Energy Usage

Source: U.S. Energy Information Administration, AEO2014 Early Release Overview.

Understanding Your Energy Usage

Heating (and cooling) accounts for the biggest portion of your utility bills. This is the easiest place to start when looking to save money on your energy bill. Air leaks are a common problem in usually expensive energy bills. It is important to check for air leaks around your windows, doors, lighting and plumbing fixtures, switches, and electrical outlets.

Consider how much money you spend on energy, identify where your greatest energy losses take place, and discover just how quickly it would take for an investment in energy efficiency to pay for itself in energy cost savings. Most people discover that the payback is quick.

Energy Loss

A picture is worth, well… in this case, lost heating dollars. This thermal imaging picture shows warm air escaping through windows and cracks. The red shows where the most  warm air is escaping. Source:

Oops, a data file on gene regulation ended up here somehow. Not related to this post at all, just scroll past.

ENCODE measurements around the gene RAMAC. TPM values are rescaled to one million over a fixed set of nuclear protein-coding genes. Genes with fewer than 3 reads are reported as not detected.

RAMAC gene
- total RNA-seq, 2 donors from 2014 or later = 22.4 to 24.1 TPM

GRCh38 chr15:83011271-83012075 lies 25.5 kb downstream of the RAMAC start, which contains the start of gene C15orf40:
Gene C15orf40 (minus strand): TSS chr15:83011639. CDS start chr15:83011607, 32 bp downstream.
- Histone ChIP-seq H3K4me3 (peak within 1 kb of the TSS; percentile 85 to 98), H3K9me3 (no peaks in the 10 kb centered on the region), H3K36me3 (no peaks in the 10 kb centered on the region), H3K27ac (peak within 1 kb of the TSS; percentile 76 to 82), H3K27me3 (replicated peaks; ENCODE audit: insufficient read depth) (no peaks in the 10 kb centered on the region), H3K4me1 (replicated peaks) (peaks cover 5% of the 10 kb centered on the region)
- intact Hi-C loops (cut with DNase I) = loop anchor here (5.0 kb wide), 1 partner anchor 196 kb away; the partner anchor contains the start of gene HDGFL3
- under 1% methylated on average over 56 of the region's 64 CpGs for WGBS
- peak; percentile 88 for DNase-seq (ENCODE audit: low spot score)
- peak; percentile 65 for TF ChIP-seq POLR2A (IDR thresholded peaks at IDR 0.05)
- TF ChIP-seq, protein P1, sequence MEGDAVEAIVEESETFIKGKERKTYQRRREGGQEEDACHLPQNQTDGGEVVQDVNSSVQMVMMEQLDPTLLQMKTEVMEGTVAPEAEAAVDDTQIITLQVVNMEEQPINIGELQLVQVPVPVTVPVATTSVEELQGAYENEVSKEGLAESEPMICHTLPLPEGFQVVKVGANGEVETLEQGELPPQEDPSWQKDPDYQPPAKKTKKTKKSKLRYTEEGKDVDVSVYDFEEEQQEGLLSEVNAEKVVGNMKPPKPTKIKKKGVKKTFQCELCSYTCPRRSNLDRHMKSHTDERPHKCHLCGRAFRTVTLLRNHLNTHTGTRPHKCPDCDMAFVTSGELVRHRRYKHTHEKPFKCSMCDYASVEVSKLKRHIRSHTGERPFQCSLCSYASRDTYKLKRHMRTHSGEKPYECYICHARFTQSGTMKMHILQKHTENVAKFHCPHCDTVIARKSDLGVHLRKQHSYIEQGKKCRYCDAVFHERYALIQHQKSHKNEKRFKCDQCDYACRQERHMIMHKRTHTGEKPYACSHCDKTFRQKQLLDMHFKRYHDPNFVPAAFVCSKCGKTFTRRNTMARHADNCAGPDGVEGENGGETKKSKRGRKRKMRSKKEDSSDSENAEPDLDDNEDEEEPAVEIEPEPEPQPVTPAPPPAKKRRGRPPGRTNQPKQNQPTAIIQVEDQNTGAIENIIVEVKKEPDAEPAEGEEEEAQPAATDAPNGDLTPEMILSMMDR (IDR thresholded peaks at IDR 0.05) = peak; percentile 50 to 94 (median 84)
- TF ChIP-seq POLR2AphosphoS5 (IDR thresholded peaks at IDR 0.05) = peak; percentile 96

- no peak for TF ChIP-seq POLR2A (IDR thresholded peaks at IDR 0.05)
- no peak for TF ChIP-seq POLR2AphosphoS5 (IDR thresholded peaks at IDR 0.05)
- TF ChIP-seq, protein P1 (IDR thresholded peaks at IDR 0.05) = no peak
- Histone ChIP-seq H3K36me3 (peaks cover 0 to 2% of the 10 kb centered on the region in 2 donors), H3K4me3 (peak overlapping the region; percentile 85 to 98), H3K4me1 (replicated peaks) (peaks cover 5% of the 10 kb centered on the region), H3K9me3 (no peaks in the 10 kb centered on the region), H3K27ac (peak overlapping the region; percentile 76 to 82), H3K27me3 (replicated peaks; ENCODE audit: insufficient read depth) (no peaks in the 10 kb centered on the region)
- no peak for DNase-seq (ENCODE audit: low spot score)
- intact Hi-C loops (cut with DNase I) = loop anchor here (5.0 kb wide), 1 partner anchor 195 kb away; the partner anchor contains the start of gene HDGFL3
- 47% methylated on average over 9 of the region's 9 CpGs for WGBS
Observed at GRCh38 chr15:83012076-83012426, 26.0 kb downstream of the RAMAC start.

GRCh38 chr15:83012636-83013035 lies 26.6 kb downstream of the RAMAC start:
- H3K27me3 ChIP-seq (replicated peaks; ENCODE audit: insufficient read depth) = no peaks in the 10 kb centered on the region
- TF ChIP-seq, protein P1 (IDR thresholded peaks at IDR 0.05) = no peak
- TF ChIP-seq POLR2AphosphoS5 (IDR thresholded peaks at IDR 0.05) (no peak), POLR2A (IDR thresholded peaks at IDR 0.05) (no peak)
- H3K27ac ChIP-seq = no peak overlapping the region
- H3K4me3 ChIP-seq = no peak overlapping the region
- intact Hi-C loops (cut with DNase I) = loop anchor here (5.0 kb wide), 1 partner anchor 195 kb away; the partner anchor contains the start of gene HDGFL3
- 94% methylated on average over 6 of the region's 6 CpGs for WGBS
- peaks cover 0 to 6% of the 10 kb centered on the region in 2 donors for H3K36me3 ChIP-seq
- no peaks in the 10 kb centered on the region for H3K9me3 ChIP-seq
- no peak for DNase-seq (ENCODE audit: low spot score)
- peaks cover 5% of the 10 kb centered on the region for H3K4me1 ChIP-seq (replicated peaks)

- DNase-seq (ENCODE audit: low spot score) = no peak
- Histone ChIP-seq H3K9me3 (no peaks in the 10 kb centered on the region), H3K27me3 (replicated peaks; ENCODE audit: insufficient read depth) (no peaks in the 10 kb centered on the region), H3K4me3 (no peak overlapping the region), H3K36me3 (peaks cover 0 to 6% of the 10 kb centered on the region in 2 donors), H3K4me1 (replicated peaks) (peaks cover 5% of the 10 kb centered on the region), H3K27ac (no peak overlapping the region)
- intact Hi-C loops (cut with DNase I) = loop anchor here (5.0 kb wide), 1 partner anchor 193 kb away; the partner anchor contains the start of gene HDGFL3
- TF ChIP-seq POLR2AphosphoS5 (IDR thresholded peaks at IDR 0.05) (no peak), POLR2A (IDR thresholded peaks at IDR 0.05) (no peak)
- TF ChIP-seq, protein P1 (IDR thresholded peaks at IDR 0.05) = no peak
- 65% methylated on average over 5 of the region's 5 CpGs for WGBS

Discover Your Energy Loss

Locate Air Leaks: 

First, make a list of obvious air leaks (drafts). The potential energy savings from reducing drafts in a home may range from 5% to 30% per year*, and the home is generally much more comfortable afterward.

Check for indoor air leaks, such as gaps along the baseboard or edge of the flooring and at junctures of the walls and ceiling. Also check for leaks on the outside of your home, especially in areas where two different building materials meet. See our “How To” article on detecting air leaks for detailed instructions on finding air leaks yourself.

Solving Your Energy Crisis

Seal Air Leaks:

You should plug and caulk holes or penetrations for faucets, pipes, electric outlets, and wiring. Look for cracks and holes in the mortar, foundation, and siding, and look for leaks around windows and doors. Seal them with the appropriate material. Learn more about selecting and applying caulk and weatherstripping.